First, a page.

Community Pricing works by online customers indicating on a graph how much they would be willing to pay for a specific title. At some point in the process enough customers and a high enough price cover production costs and the book can be released.

Logos explains it this way: “If it costs $4,000 to produce an electronic edition of a book, the costs can be covered by 4 people paying $1,000 each or by 1,000 people paying $4 each. The more likely scenario, though, is that no one wants to pay $1,000 and there aren’t 1,000 people interested in the title, even at $4. But there may be 200 people who would pay $20 each.

“Community Pricing is about finding the lowest price that covers the production costs.”

Customers bids are tracked on an online graph to provide some guidance as to how to bid and when a price is set, it is the lowest possible price which is paid by all bidders, even if they bid higher.

It is another example of how the book industry specifically and retail in general is changing due to digital communication.

Godson loves the approach because it eliminates waste and allows customers to collaborate with the supplier.
It is great to see a Christian company at the forefront of change.

New Year’s Eve pictorial from Yarranabbe (Darling Point)

This slideshow requires JavaScript.

A work colleague who I’ve only known a few months kindly invited us to share the Sydney’s New Year’s Eve fireworks from her harbourside location at Darling Point.

I calmly mentioned would she mind if seven of us showed up and in the great Australian tradition of hospitality, she warmly welcomed a few Halletts and relatives from Canberra.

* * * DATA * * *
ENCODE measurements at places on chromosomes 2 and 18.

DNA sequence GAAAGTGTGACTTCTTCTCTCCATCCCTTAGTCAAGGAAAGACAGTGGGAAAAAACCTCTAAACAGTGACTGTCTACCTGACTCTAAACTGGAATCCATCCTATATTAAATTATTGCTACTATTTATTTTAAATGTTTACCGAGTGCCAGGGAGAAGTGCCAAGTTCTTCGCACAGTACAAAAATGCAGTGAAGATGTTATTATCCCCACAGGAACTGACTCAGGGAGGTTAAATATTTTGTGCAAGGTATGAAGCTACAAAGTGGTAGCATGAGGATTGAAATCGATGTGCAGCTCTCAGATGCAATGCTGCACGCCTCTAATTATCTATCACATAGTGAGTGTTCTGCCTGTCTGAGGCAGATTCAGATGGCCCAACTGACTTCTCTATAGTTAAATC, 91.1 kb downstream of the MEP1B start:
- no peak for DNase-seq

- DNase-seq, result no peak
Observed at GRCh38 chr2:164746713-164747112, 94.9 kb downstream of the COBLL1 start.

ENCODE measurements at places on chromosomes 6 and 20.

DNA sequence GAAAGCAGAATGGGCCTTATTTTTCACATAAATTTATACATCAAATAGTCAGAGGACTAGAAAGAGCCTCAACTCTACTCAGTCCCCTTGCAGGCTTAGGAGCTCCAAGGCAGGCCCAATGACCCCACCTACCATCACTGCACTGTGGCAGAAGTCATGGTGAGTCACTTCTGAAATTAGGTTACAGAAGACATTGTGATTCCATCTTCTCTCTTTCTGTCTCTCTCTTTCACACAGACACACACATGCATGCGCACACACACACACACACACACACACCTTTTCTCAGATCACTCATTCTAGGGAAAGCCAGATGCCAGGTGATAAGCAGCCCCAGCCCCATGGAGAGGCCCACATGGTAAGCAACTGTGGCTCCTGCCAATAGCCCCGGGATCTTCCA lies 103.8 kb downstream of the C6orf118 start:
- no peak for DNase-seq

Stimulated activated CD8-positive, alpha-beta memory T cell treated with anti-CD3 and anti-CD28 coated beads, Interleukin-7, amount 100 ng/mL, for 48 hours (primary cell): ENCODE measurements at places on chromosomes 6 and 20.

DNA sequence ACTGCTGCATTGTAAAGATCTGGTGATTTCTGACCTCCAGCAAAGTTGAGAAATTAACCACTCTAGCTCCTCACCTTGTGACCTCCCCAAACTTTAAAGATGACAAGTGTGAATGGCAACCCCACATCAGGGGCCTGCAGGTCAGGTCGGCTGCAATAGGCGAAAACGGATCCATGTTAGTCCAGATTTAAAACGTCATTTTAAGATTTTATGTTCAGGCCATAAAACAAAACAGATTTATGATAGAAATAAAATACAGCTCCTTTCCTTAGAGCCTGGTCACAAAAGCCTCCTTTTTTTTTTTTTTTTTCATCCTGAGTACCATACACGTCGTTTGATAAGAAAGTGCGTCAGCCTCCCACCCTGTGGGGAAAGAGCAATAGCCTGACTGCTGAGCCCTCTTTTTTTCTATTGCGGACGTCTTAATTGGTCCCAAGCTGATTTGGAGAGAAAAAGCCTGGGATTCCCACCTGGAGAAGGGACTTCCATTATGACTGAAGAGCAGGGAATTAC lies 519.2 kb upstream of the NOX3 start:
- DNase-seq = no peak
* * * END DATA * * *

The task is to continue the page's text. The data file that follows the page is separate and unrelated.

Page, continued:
During the wait between the 9pm and midnight fireworks, I was reminded of the new world of technology in which we live when my brother-in-law rang from his header on his farm near West Wyalong.

As the GPS system guided his large grain header through the heavy but rain-affected crop, I stood a hairbreadth from Sydney harbour and we chatted about our shared lives.

Grateful to hear that it was dry enough (for now) to harvest without getting blog, I wished him a happy new year in time to turn around and see my nephew playing with another boy on his iPad, seated on the lawn, surrounded by the panorama of Sydney.

Darling Point… originally named Mrs darling Point after Governor Darling’s wife. And previously known to the Aboriginal people as Yarranabbe, the name of the street we were in…

God apparently appreciates Gran Turismo


A radio advertisement in Australia for the new Gran Turismo 5 PlayStation 3 computer game, has the following dialogue (paraphrased):

‘Hello, I’m God, and I made the world in seven days – look how awesome it is! Gran Turismo 5 took five years to make, think how awesome it must be!’

Two positives:

#1 God is acknowledged as Creator.
#2 You don’t have to shoot, maim or kill anyone in Gran Turismo – just drive the car of your dreams. Most be a lot of car lovers out there as the game sold more than 2.5 million units in its first week.

Cycling to revolutionise cinema

A friend from UTS, Greer Allen, is helping to put together the first Cycle in Cinema in Australia where you can not only ride your bike to see the film, you can ride it to run the equipment!

Magnificent Revolution (UK) has built quite a few bicycle powered cinemas over the years, from a single bike generator Mini Cycle Screen to a Magnificent Cycle Cinema system which uses up to eight bicycles (16 legs!)  to power 600 watts of audio-visual equipment for public film screenings or projections.

A group of motivated Australians have approached Magnificent Revolution in the UK to get cycle cinema happening here in Australia.

Magnificent Revolution Australia (MRA) will be able to set up in parks, on the beach, in your backyard – anywhere. Imagine an outdoor cinema without any cars, where audience members can ride their bike to the event and use them to power the system, completely off the grid.